Oh, and one thing that came out during the trial — he was the co-founder of the Society of Law and Ethics at Harvard Law School. One hopes the society still carries on because Mr. Martoma was expelled from the law school before earning his degree for altering his transcripts. How did this guy get a job in the securities industry?
Takashi Niigaki, the ghostwriter for Japan’s celebrated composer, Mamoru Samuragochi. Mr. Niigaki came forward after he learned that one of his compositions (although claimed by Samuragochi) was to be used by a Japanese skater in the Olympics. Mr. Niigaki also added that Mr. Samuragochi, who has claimed that he, like Beethoven, is deaf, is indeed not deaf.
Mr. Samuagochi explained in a 2011 interview that his loss of hearing was “a gift from God.” He explained that he used his inner sense of sound to write his compositions. Well, that, and Mr. Niigaki.
The mayor of Hiroshima, a city that had recognized Mr. Samuragochi for his stand against nuclear weapons, offered, “We are aghast.” Yes, indeed. Mr. Samuragochi’s record company is “appalled and deeply indignant.” And out a lot of revenue as well. Just when you think you have seen it all . . .
Bernie Madoff, according to testimony by his former secretary of 40 years, Annette Bongiorno, when she asked how Mr. Madoff was able to find a nursing home for her mother when she had tried for so long without success to locate a place. Ms. Bongiorno took the stand in her criminal fraud trial. She also called Bernie her “hero,” and never questioned backdating records because she trusted him. Calling Bernie her “big brother,” Ms. Bongiorno also explained that Bernie paid for her honeymoon.
Former New Orleans Mayor, Ray Nagin, when he was told by the federal judge presiding over his corruption/bribery trial that he could stand down after testifying for two days. Taking the stand did not appear to have an impact. The jury found Mr. Nagin guilty on 20 of the 21 counts brought against him. In fairness, he was acquitted of one count of bribery. Evidence showed that he accepted money, free vacation travel and truckloads of granite for Stone Age LLC, a business Nagin and his sons owned in exchange for awarding contracts to contractors in the rebuilding of New Orleans, post-Hurricane Katrina. The granite donations are a new touch in the world of government bribes. Sentencing will be forthcoming, and some of the charges carry imprisonment of up to 20 years. Course, that’s not etched in stone.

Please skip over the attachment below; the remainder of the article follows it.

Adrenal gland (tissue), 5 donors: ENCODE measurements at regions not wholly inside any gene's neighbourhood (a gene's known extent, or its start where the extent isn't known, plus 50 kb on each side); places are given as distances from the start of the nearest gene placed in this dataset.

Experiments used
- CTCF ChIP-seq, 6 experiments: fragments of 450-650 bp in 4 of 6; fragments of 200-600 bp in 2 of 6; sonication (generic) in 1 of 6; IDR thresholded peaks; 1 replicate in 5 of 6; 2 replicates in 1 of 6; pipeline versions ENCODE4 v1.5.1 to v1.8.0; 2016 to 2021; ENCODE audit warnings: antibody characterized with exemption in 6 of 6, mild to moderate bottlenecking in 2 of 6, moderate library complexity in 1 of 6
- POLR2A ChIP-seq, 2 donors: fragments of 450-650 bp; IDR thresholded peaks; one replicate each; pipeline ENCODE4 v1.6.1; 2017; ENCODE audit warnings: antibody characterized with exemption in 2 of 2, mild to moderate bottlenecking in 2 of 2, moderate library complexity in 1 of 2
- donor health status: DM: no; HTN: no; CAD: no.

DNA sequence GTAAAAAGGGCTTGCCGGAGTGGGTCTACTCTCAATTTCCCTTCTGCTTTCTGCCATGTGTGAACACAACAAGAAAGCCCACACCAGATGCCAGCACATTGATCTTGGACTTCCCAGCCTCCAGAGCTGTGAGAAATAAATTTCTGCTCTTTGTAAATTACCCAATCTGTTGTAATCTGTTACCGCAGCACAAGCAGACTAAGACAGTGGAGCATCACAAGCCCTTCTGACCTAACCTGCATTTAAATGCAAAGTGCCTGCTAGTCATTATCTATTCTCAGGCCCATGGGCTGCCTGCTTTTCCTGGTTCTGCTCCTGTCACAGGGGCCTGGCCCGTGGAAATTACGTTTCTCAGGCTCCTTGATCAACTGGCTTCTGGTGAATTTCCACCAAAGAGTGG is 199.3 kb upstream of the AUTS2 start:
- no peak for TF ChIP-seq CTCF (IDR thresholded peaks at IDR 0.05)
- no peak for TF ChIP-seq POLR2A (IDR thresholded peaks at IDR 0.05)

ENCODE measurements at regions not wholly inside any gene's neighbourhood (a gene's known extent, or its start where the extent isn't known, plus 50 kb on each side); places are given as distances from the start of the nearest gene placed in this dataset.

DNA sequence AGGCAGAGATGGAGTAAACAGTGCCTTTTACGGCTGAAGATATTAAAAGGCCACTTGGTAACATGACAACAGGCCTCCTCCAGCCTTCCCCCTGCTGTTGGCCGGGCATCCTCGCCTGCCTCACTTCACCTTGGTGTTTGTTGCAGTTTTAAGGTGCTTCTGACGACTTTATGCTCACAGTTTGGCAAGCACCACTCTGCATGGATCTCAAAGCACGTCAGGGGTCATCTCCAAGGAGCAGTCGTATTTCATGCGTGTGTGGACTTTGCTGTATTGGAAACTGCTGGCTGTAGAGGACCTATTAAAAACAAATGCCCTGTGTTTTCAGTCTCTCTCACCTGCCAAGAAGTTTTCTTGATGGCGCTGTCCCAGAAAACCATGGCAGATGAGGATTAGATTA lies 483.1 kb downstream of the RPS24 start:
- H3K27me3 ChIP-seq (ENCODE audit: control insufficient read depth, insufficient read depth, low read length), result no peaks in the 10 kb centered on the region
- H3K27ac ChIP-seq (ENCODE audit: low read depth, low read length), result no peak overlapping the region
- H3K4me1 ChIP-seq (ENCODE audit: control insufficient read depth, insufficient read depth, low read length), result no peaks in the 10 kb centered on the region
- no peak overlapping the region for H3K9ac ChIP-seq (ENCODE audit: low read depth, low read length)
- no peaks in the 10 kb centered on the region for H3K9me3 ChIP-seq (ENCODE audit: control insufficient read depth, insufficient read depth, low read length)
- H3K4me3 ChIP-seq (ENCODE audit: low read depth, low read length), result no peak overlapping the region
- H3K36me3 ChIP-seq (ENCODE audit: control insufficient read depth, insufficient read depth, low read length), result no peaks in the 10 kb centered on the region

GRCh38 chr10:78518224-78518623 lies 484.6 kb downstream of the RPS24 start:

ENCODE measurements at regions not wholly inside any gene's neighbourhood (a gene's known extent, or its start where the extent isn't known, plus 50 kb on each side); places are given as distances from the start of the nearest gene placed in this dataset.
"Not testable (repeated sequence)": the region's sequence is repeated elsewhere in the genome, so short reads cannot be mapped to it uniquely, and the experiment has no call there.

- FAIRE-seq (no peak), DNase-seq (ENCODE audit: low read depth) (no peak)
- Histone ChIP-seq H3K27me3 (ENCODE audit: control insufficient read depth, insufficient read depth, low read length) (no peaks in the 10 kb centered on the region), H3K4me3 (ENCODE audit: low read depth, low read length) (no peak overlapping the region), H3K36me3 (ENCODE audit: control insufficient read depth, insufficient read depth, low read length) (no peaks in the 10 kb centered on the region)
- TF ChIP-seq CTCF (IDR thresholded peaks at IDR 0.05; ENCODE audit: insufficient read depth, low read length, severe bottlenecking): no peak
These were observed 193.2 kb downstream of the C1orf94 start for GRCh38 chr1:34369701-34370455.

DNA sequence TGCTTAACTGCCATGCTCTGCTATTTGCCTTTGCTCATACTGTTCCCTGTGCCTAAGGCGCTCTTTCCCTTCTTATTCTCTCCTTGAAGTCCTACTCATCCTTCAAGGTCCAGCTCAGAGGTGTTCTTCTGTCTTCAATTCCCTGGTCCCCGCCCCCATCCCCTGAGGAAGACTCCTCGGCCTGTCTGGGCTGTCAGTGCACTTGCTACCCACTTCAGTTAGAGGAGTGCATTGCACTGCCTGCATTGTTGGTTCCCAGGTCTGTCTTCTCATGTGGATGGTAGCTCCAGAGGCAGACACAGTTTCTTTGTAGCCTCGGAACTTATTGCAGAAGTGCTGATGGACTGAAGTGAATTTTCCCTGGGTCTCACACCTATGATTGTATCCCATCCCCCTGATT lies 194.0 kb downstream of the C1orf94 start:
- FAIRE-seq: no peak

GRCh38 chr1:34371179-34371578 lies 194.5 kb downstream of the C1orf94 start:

The Barometer was strolling through the home section of a major department store. Tempted by Christmas potholders at 50% off, the Barometer stopped and soon planted feet firm to continue listening as three employees of this fine establishment conversed about their futures. The ring leader was explaining to the novice employees that after the new year begins, most of them would be going to part-time status because of slow sales, the economy, health care issues, etc. The two employees seemed crestfallen. But, their mentor would have none of it. “Don’t do it!” said he. “Get yourself fired because the money you make on unemployment will be better than part-time work here and you can get 99 weeks of unemployment. Plus, you are eligible for medical care through the government because you are unemployed. It’s a better deal. It is so not worth it to keep working.” This fine consigliore (more…)
Even the well seasoned Dillard’s manager was taken aback by this one. A customer brought in a pair of moderately expensive dress shoes, expressing a desire to return them because they just weren’t quite right. As the manager processed the order she checked inside the box to be sure that the shoes in the box were the shoes the matched the box – past experience dictated that follow-up on returns. The shoes were the correct ones for the box, but the customer had another issue. The shoes had masking tape on the bottom – masking tape that was dirty. When the manager returned to the customer (more…)
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Never trust the people you cheat with. They will throw you under the bus.
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